Home Political science Dancing with the devil : the political economy of privatization in China
Driving Forces of Privatization
When CCP leaders initiated economic reforms in the late 1970s, they never thought that the limited steps that they took would eventually lead to the predominance of private ownership. As noted above, the unfolding of this transformation in the ensuing thirty years followed three convergent paths: the growth of genetically private economic entities, the conversion of public enterprises into private or predominantly private companies, and the expansion and deepening of foreign (private) ownership. The driving forces behind the changes along these paths have attracted considerable analytic attention.
Three prominent explanations stand out in the pertinent literature: the entrepreneurship thesis, the budget constraint thesis, and the foreign direct investment (FDI) thesis.
A central theme in the research on privatization in post-Mao China is that entrepreneurship has played an essential role in the growth of genetically private economic entities (e.g., Bruun 1993; Huang 2008; Kraus 1991; Krug 2004; Nee and Opper 2012; Odgaard 1992; Tsai 2002, 2007; Wank 1999; Young 1995). This not only involves economically innovative and risk-taking behavior, but encompasses various strategies, such as the evasion, neutralization, and engagement of local officials, to cope with the political constraints and channel influence and resources from the state. As private entrepreneurs pressed their way forward from the initially adverse institutional environment, they contributed to the creation and expansion of markets and competition, as well as the development of informal institutions to govern the new economic space. Over time, the CCP has had to reckon with these realities and, in order to influence them, to co-opt private entrepreneurs into a new alliance of political and economic interests (Chen and Dickson 2010; Dickson 2008; Tsai 2007).
The budget constraint thesis offers an explanation for the privatization of public enterprises (e.g., Brandt, Li, and Roberts; Cao, Qian, and Weingast 1999; Li 2003; Park and Shen 2003; Qian and Roland 1998; Whiting 2000). Its basic argument is that public enterprises, especially state-owned enterprises (SOEs), entered market reforms under soft budget constraint—easy credit and fiscal subsidies for inefficiencies and operating losses. The lack of strong financial discipline fostered imprudent decision-making and led to the accumulation of increasing amounts of debt among these latecomers to market-oriented economic activities. In the mid-1990s, banking reforms heightened the profit goals of state-owned banks and drove them to tighten lending practices. In the meantime, comprehensive tax and fiscal reforms drastically changed revenue streams in favor of the central government and thereby weakened the fiscal capacities of local governments that controlled the vast majority of public enterprises. The result of these concurrent developments was a hardening of the budget constraint faced by public enterprises. Coupled with growing competition, this change pushed many of these enterprises into serious financial crisis. In view of the mounting cost of continuing to finance them, the government had no choice but to resort to a massive sell-off around the turn of the century.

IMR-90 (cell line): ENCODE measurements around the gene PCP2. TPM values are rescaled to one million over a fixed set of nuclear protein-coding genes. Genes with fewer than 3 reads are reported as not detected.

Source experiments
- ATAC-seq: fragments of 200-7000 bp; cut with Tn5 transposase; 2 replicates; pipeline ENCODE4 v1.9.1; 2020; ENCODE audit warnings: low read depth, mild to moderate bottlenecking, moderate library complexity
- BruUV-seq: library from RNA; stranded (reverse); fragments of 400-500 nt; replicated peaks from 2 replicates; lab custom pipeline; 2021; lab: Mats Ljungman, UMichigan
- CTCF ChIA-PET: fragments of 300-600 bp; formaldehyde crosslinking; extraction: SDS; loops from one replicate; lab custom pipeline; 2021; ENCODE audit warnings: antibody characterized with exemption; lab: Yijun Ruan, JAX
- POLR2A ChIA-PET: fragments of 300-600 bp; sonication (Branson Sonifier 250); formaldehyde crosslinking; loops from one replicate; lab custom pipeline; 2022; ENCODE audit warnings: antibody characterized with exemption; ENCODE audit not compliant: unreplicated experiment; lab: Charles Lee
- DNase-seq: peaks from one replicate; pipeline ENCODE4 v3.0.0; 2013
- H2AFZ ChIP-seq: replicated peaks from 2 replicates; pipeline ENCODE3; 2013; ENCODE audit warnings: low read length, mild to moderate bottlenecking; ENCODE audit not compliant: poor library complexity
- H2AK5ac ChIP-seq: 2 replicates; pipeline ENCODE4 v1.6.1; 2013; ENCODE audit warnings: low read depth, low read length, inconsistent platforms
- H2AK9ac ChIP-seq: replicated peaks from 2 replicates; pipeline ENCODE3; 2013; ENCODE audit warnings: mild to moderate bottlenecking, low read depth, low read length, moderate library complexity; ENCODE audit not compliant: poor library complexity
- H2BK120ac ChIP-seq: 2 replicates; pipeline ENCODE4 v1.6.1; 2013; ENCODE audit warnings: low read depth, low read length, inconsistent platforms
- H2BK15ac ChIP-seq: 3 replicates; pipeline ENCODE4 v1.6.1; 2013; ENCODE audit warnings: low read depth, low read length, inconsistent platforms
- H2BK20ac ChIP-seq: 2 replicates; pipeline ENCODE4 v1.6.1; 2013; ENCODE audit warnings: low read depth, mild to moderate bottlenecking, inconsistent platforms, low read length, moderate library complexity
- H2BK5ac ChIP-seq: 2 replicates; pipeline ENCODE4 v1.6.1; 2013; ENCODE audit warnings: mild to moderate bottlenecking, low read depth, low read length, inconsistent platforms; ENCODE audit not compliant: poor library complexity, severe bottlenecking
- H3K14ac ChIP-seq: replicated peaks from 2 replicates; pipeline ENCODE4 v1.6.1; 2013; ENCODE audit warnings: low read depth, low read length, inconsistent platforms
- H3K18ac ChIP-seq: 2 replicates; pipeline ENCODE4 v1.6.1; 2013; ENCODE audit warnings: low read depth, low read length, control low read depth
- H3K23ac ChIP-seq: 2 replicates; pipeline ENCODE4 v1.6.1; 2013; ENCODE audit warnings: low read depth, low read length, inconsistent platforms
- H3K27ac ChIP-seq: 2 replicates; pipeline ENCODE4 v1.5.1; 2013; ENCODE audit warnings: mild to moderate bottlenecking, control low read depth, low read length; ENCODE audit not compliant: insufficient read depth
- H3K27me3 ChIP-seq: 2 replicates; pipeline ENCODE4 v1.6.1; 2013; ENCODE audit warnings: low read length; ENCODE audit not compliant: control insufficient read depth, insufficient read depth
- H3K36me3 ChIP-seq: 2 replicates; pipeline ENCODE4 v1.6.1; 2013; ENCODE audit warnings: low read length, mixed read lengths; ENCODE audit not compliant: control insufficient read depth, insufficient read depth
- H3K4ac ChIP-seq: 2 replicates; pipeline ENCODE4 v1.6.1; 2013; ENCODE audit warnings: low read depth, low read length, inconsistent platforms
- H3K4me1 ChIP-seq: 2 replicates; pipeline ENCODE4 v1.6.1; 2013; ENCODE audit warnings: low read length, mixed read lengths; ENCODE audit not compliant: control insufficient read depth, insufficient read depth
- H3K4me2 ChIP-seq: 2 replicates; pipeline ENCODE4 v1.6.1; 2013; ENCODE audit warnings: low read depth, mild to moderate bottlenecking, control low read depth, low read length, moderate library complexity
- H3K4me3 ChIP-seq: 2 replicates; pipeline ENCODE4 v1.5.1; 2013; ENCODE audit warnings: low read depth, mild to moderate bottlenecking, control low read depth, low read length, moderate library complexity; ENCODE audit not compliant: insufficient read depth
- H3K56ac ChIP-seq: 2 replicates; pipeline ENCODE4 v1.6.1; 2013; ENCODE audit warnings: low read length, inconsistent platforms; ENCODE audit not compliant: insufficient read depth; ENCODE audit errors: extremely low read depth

The FDI thesis draws attention to a link between the expansion of foreign investment in China and the resurgence of private ownership. While there is a large body of studies on the growing role of foreign investment, especially FDI, in the Chinese economy (e.g., Gallagher 2005; Howell 1993; Lardy 1994; Moore 2002; Pearson 1991; Shirk 1994; Zweig 2002), Huang (2002) was perhaps the first to make an explicit argument about the privatization function of foreign capital. The gist of the argument is that inefficiencies of SOEs and ideologically and politically motivated discrimination against domestic private enterprises left open extraordinary opportunities for FDI to expand up until the turn of the twenty-first century. The influx of capital from abroad represented a growth of the significance of private (albeit foreign) ownership in the Chinese economy. It also facilitated the growth of domestic private enterprises disadvantaged by legal-regulatory constraints and inadequate financial access, mainly through joint ventures that added property rights security and much-needed capital, though this was sometimes achieved at the expense of local partners’ ceding the rights of control. Moreover, for some poorly performing SOEs, FDI provided an exit through the cannibalization of their remaining assets into equity shares in joint ventures dominated by foreign investors.
Each of these theses illuminates an important part of a big and complex puzzle. They also complement one another in that each accounts for a different avenue of privatization. More research, however, is needed to weave their insights into a fuller and more revealing account of the mechanisms at work.
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